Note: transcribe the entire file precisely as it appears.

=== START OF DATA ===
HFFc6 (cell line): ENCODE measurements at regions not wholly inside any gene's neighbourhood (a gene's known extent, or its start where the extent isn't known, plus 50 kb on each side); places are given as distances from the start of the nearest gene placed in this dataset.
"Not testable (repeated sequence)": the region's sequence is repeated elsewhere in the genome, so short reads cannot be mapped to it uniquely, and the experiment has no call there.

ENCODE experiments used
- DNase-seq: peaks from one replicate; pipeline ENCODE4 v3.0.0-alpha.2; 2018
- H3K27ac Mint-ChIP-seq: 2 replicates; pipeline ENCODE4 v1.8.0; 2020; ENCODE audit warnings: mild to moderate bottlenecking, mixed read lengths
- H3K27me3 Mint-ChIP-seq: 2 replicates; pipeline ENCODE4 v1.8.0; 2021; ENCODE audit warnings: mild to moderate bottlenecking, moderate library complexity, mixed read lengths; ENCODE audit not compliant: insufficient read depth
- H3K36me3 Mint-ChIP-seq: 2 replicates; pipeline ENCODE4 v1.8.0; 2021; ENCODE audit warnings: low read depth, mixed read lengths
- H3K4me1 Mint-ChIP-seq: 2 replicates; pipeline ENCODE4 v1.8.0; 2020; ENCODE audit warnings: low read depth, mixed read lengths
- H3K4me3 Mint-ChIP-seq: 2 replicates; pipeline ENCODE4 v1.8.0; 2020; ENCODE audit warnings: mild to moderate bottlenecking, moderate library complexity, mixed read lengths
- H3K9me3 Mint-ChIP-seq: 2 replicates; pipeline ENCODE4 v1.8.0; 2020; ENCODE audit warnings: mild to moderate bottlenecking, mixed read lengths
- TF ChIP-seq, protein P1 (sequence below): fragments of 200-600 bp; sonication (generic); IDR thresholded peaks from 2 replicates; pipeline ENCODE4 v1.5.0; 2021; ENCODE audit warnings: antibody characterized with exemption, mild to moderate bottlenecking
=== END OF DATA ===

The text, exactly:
HFFc6 (cell line): ENCODE measurements at regions not wholly inside any gene's neighbourhood (a gene's known extent, or its start where the extent isn't known, plus 50 kb on each side); places are given as distances from the start of the nearest gene placed in this dataset.
"Not testable (repeated sequence)": the region's sequence is repeated elsewhere in the genome, so short reads cannot be mapped to it uniquely, and the experiment has no call there.

ENCODE experiments used
- DNase-seq: peaks from one replicate; pipeline ENCODE4 v3.0.0-alpha.2; 2018
- H3K27ac Mint-ChIP-seq: 2 replicates; pipeline ENCODE4 v1.8.0; 2020; ENCODE audit warnings: mild to moderate bottlenecking, mixed read lengths
- H3K27me3 Mint-ChIP-seq: 2 replicates; pipeline ENCODE4 v1.8.0; 2021; ENCODE audit warnings: mild to moderate bottlenecking, moderate library complexity, mixed read lengths; ENCODE audit not compliant: insufficient read depth
- H3K36me3 Mint-ChIP-seq: 2 replicates; pipeline ENCODE4 v1.8.0; 2021; ENCODE audit warnings: low read depth, mixed read lengths
- H3K4me1 Mint-ChIP-seq: 2 replicates; pipeline ENCODE4 v1.8.0; 2020; ENCODE audit warnings: low read depth, mixed read lengths
- H3K4me3 Mint-ChIP-seq: 2 replicates; pipeline ENCODE4 v1.8.0; 2020; ENCODE audit warnings: mild to moderate bottlenecking, moderate library complexity, mixed read lengths
- H3K9me3 Mint-ChIP-seq: 2 replicates; pipeline ENCODE4 v1.8.0; 2020; ENCODE audit warnings: mild to moderate bottlenecking, mixed read lengths
- TF ChIP-seq, protein P1 (sequence below): fragments of 200-600 bp; sonication (generic); IDR thresholded peaks from 2 replicates; pipeline ENCODE4 v1.5.0; 2021; ENCODE audit warnings: antibody characterized with exemption, mild to moderate bottlenecking